To Ignatius With Love – A Culinary Tribute To ‘A Confederacy Of Dunces’ – Louisiana Eats – It’s New Orleans
John Kennedy Toole’s novel A Confederacy of Dunces is internationally revered for having captured the essence and eccentricity of New Orleans — and for introducing readers to its larger-than-life protagonist, Ignatius J. Reilly. On this week’s show, we take a culinary look between the pages of the book that, 35 years ago, was posthumously awarded the Pulitzer Prize for fiction.
We begin with Spud McConnell, well known for his portrayal of Ignatius on stage. The Gonzales-born actor has become so recognized for his embodiment of the role, that the statue of the portly protagonist, which is located on a sidewalk in front of the old D.H. Holmes building on Canal Street, was modeled after him.
Then, we speak with Cynthia LeJeune Nobles, who examines food as a character in the novel, compiling recipes for her gastronomical homage to Ignatius, A Confederacy of Dunces Cookbook. Cynthia spent 18 months engrossed in the novel, and much like Spud, developed a personal relationship with Ignatius and his world, jelly doughnuts and all.
From there, we venture through the street of the French Quarter to a Lucky Dog hot dog cart, which served as the setting for one of the most memorable — and gluttonous — moments in the novel. Lucky Dog’s owner, Jerry Strahan, is the author of Managing Ignatius: The Lunacy of Lucky Dogs and Life in the Quarter, and he discusses his iconic business and its legendary employees.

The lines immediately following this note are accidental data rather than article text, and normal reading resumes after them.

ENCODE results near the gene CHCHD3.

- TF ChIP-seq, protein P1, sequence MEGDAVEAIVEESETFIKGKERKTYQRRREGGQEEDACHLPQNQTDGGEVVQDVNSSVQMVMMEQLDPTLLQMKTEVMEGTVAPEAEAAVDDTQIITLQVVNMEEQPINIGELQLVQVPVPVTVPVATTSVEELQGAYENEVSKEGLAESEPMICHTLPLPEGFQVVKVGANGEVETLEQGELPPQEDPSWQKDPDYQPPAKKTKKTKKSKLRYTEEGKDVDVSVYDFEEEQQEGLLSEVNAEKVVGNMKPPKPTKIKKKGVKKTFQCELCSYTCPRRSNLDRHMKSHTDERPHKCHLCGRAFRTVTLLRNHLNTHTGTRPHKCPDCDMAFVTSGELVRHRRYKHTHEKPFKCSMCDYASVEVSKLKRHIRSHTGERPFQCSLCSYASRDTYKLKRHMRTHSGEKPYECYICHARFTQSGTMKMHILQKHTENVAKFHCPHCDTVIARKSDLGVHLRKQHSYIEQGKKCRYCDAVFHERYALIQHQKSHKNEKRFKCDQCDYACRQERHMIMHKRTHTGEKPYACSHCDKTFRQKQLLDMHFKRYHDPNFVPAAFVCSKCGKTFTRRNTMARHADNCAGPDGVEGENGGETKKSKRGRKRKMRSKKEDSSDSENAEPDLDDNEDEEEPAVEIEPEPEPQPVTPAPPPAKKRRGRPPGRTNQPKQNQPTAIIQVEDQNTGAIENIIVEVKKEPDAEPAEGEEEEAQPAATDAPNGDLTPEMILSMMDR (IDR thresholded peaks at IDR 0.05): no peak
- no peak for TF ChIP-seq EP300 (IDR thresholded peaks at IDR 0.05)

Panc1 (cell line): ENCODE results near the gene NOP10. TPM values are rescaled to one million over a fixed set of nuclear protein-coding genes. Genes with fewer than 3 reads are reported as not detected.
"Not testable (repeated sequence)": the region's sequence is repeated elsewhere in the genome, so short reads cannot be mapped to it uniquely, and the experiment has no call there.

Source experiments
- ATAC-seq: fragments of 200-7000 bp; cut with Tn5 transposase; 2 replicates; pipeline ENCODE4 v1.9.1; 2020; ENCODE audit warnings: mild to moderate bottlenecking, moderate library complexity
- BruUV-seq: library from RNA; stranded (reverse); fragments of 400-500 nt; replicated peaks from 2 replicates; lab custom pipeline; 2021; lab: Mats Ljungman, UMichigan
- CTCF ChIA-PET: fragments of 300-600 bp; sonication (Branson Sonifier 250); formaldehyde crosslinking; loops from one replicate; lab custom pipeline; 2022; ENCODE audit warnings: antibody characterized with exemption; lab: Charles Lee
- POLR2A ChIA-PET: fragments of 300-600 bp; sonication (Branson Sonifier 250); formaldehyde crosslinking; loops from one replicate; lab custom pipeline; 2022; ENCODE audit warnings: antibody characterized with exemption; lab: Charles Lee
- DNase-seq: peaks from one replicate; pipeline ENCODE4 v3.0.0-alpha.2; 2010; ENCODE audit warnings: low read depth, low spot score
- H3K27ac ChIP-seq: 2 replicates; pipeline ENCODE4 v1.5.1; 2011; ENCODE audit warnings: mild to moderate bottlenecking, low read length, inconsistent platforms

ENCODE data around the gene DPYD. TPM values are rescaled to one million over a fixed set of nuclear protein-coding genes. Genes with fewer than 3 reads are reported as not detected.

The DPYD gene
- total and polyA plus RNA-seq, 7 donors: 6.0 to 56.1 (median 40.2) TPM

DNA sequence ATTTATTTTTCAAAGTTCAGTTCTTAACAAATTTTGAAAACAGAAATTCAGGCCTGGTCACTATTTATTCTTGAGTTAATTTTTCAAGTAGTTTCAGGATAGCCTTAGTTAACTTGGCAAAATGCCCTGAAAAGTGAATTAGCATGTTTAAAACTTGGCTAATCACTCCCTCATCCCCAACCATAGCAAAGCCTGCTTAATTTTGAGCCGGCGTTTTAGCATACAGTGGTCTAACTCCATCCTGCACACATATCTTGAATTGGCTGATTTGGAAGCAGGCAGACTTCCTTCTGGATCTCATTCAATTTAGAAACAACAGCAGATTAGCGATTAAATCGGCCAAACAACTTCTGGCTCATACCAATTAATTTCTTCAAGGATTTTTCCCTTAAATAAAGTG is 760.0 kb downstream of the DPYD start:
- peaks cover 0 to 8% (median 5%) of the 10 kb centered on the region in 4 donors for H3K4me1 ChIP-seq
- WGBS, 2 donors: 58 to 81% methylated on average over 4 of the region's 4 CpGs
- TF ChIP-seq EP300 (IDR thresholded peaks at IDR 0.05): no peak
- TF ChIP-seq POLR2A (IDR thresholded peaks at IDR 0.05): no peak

Finally, we wash it all down with Ignatius’s favorite local soft drink: Dr. Nut! Having disappeared from grocery shelves decades ago, Dr. Nut is as enigmatic as Ignatius himself. Designer Phillip Collier, author of Making New Orleans, sheds some light on the mysterious Dr. Nut and provides us with an alcoholic version that he believes closely resembles the original recipe.
Fortuna’s wheel is spinning upward on this week’s Louisiana Eats!
“Hard” Dr. Nut Recipe
Combine 4 ounces of Amaretto and 2 ounces of regular Dr. Pepper and pour over ice. But don’t forget to watch your pyloric valve!